Perhaps the recent hullabaloo about a potential used-car price collapse was much ado about nothing.
Retention values for 1- to 3-year-old vehicles in 2017, as calculated by Kelley Blue Book, were at 56 percent at the beginning of October, which is slightly ahead of year-ago levels (55 percent).
“The lack of normal depreciation in used-vehicle values this summer has meant that the typical curve that peaks in the spring and then declines throughout the rest of the year has only seen a moderate decline,” Cox Automotive chief economist Jonathan Smoke said in a quarterly call with analysts and the media on Oct. 6.
“Note also that 2017 didn’t see a rise in the spring similar to prior years,” he said. “This is likely a result of auction volumes peaking in the first quarter, while demand was not as brisk as usual due to delayed task refunds.
“So the year started off looking bleak, if you gauged the world through the lens of retention values,” Smoke said. “But now it looks a heck of a lot better.”
Particularly if you look at the Manheim Used Vehicle Value Index, which in September reached a fifth straight record high (134.9).
That was also up 6.3 percent year-over-year, with wholesale prices climbing 2.77 percent. It capped a quarter the company said was “one for the record books.”
‘Controversy … put to rest’
Smoke joined Cox Automotive in April to eventually replace Tom Webb, who retired at the end of June. At the time, worries about used-car prices had reached “a near-fever pitch,” Smoke recalled.
“The Manheim index wasn’t showing the same kinds of declines as what other indices that are really measures of retention values were showing,” Smoke said. “But those indices do not show used-vehicle price trends. They show retention value trends, which are a function of values relative to MSRP and represent a fixed basket of vehicles and not the whole market.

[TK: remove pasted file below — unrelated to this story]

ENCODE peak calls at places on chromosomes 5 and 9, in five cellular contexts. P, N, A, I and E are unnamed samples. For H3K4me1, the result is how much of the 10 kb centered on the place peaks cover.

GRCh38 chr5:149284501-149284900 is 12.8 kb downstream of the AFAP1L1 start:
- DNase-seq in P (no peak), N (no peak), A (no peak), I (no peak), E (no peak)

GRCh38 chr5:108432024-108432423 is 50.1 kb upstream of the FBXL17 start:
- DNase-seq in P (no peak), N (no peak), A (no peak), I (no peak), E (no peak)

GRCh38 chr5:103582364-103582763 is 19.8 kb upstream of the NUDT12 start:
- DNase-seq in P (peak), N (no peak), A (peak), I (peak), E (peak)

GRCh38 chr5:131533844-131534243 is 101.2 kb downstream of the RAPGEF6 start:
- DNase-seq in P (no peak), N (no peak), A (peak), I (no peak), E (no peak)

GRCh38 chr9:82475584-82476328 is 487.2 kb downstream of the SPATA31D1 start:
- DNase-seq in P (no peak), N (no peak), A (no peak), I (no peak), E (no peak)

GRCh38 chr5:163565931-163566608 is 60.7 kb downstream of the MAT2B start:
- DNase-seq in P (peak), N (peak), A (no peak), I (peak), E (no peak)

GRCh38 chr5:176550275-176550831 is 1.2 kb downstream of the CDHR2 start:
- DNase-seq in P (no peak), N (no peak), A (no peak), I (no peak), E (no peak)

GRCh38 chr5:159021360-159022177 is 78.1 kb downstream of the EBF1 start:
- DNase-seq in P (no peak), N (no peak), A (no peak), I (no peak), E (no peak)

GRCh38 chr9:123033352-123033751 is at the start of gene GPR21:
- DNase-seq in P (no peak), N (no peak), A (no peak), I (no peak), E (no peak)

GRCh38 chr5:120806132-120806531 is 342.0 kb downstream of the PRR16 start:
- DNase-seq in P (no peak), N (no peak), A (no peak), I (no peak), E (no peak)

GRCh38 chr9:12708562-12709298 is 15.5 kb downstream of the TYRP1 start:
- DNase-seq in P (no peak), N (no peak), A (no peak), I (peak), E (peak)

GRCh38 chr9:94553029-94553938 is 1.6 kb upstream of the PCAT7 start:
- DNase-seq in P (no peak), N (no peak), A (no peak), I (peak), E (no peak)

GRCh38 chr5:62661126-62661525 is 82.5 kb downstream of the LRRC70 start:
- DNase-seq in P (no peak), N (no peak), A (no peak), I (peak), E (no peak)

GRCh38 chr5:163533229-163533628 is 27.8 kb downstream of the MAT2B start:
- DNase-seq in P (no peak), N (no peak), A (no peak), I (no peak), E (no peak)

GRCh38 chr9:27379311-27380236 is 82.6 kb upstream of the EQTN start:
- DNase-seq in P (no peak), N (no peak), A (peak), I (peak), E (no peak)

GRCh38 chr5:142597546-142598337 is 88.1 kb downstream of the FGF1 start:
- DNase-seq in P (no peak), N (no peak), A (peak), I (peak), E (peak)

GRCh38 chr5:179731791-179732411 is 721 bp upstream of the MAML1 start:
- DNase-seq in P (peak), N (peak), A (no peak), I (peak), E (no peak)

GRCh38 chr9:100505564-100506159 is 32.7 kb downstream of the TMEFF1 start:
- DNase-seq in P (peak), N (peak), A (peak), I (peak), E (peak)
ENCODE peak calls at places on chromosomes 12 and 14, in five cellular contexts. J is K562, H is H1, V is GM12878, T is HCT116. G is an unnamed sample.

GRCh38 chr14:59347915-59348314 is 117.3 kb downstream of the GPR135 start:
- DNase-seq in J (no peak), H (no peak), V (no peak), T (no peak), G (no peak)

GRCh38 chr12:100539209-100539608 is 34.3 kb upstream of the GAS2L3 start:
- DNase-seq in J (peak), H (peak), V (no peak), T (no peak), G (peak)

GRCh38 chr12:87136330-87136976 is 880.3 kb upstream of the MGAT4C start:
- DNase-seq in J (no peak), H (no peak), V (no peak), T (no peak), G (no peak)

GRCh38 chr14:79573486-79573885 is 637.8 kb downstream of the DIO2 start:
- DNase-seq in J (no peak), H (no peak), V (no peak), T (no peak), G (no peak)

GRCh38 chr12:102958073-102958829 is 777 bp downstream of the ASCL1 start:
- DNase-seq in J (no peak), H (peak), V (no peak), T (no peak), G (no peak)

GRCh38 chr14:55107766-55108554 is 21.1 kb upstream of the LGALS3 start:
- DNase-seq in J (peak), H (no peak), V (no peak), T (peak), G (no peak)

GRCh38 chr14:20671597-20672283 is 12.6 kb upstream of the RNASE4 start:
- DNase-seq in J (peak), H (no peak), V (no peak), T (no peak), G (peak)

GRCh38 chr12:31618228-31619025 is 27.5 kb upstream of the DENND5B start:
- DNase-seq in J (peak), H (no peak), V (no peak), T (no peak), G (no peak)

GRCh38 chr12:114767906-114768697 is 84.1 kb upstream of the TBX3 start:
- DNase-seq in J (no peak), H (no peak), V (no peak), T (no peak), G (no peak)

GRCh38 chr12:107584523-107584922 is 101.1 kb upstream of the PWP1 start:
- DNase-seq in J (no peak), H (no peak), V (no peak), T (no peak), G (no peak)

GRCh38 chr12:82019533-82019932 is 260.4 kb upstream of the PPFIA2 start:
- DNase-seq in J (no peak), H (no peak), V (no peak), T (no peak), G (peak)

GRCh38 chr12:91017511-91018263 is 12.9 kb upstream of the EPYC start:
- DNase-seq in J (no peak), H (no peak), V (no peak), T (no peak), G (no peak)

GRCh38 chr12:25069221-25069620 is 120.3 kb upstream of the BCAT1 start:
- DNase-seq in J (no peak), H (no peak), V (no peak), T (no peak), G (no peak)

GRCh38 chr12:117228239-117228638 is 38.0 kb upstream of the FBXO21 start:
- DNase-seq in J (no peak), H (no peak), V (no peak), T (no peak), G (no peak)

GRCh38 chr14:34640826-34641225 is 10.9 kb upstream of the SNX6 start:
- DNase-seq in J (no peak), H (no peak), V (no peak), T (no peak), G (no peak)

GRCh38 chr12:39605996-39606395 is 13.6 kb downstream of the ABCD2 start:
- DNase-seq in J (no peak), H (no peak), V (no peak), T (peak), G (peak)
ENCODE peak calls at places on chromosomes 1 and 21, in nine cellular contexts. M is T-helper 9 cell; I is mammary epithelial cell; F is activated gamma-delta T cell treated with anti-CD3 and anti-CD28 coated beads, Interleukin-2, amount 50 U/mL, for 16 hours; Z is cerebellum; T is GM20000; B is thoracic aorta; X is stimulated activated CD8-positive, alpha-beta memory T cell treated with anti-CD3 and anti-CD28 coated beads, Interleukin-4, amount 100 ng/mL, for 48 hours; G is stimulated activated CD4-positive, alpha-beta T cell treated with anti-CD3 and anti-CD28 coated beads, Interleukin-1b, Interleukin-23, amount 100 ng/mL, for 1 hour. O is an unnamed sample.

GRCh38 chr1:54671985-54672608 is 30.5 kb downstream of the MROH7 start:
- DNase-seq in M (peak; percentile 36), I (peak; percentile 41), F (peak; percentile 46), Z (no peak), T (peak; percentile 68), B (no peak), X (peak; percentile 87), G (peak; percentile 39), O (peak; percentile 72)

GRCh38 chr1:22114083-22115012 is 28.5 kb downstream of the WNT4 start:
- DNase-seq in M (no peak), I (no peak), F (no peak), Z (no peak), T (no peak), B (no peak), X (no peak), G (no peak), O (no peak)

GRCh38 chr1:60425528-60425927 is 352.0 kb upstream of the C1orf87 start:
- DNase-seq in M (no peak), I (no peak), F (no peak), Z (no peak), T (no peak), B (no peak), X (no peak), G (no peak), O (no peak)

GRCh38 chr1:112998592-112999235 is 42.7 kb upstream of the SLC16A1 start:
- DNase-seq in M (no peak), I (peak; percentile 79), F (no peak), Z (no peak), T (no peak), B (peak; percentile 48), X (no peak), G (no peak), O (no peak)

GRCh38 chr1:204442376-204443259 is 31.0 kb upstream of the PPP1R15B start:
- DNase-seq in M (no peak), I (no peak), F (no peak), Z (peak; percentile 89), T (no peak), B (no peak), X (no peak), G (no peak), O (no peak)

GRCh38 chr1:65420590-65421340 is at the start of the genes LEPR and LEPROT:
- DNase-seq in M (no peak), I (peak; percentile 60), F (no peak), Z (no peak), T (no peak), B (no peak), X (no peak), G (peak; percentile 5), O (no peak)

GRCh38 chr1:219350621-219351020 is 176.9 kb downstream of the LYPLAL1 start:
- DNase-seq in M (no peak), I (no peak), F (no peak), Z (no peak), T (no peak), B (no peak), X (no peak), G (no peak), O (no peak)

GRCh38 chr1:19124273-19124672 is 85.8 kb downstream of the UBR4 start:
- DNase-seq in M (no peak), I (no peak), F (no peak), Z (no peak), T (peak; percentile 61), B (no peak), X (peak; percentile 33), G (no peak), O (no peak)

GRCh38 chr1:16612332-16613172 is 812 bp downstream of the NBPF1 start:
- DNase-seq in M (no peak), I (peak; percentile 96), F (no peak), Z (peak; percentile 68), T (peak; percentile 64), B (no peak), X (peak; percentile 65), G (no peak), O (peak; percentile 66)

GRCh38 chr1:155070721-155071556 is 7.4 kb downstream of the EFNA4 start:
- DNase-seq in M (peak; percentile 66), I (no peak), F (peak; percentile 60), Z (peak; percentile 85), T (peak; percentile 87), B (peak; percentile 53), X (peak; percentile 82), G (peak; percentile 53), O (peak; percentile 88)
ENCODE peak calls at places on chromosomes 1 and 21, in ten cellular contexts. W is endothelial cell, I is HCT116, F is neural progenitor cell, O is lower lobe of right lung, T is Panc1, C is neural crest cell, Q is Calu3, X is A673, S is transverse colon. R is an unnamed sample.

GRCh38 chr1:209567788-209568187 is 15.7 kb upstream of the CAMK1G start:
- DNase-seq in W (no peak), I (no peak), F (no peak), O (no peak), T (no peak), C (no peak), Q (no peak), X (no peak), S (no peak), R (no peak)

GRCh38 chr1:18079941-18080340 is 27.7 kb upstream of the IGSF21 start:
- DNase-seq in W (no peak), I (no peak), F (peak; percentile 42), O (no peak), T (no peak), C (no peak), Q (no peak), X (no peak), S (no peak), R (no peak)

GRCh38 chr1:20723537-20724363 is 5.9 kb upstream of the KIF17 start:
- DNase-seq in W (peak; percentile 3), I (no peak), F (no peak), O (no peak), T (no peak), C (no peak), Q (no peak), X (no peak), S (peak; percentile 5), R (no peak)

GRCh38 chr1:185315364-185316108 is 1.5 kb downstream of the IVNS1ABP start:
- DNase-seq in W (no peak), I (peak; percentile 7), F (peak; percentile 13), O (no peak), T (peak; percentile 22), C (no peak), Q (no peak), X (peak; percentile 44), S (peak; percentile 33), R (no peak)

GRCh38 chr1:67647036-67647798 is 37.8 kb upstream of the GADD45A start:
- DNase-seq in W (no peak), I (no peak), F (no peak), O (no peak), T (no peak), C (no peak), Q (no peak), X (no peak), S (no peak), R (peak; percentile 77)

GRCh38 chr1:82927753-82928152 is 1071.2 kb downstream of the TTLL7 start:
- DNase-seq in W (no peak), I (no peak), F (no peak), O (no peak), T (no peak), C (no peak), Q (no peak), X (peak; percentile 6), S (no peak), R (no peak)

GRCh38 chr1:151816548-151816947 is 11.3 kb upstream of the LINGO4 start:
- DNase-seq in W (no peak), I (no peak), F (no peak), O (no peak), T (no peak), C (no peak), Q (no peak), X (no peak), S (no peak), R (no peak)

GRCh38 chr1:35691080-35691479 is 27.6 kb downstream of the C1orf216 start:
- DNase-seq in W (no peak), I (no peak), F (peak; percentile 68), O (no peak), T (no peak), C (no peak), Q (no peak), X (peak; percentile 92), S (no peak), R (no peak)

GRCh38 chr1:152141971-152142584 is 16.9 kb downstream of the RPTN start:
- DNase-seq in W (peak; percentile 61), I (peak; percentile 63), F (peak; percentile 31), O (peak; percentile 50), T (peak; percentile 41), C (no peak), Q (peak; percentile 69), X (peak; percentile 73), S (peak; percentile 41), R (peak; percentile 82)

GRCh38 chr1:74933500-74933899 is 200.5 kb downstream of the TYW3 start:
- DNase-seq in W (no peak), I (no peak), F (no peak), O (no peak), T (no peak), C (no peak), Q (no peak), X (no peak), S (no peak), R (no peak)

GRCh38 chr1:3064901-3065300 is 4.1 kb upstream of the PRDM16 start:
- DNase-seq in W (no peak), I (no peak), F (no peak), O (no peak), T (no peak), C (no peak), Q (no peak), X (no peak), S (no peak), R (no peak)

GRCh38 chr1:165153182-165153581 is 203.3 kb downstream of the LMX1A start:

“But the whole controversy about what’s really going on should now be put to rest. Retention values have fallen from their abnormally strong peak experienced in 2014, which was a function of abnormally strong used-vehicle values prior to 2014, but also strong new-vehicle price performance, as well,” he said.
“Then throw in a fixed basket more heavily weighted to what was leased in 2014 — predominantly cars — you have the double-whammy of retention values coming back down to normal, but also falling because of consumer preference shifting away from cars to SUVs and trucks.”
Retention index growth at 5-year high; hike won’t last ‘much longer’
Black Book reported that its Used Vehicle Retention Index for September posted the largest month-over-month gain since March 2012. The index reading increased from 112.6 to 113.9, as replacement demand impact from Hurricane Harvey lingered.
The Black Book Used Vehicle Retention Index is calculated using Black Book’s published wholesale average value on 2- to 6-year-old used vehicles, as a percent of original typically equipped MSRP.
“We certainly anticipated a near-term increase in the Index in last month's report, and with the storm replacement activity kicking in we believe this activity will continue in the next month but not much longer,” said Anil Goyal, senior vice president of automotive valuation and analytics for Black Book, in the October analysis.
“We saw a nice bump in several car segments, and we also anticipate several truck segments to see increases as well, especially with the demand for service and construction vehicles. It was interesting that mainstream car segments and compact SUVs experienced the largest increase in immediate replacement demand,” Goyal continued.
In the early part of October (the week of Sept. 29 through Oct. 6), Black Book found that trucks were retaining more value than cars, but their rate of deprecation compared to the prior month was growing faster.
The week-over-week depreciation (volume-weighted) for cars was 0.4 percent. The preceding four weeks had average depreciation of 0.33 percent.
For trucks, week-over-week depreciation was 0.28 percent. It was 0.12 percent for the preceding four weeks.
Goyal also points out in that analysis, “Small and midsize cars are continuing to do well, even as the buying frenzy after the hurricanes has slowed down.”
Subcompacts were down 0.17 percent, compacts were down 0.32 percent and midsize cars were down 0.25 percent, according to Black Book.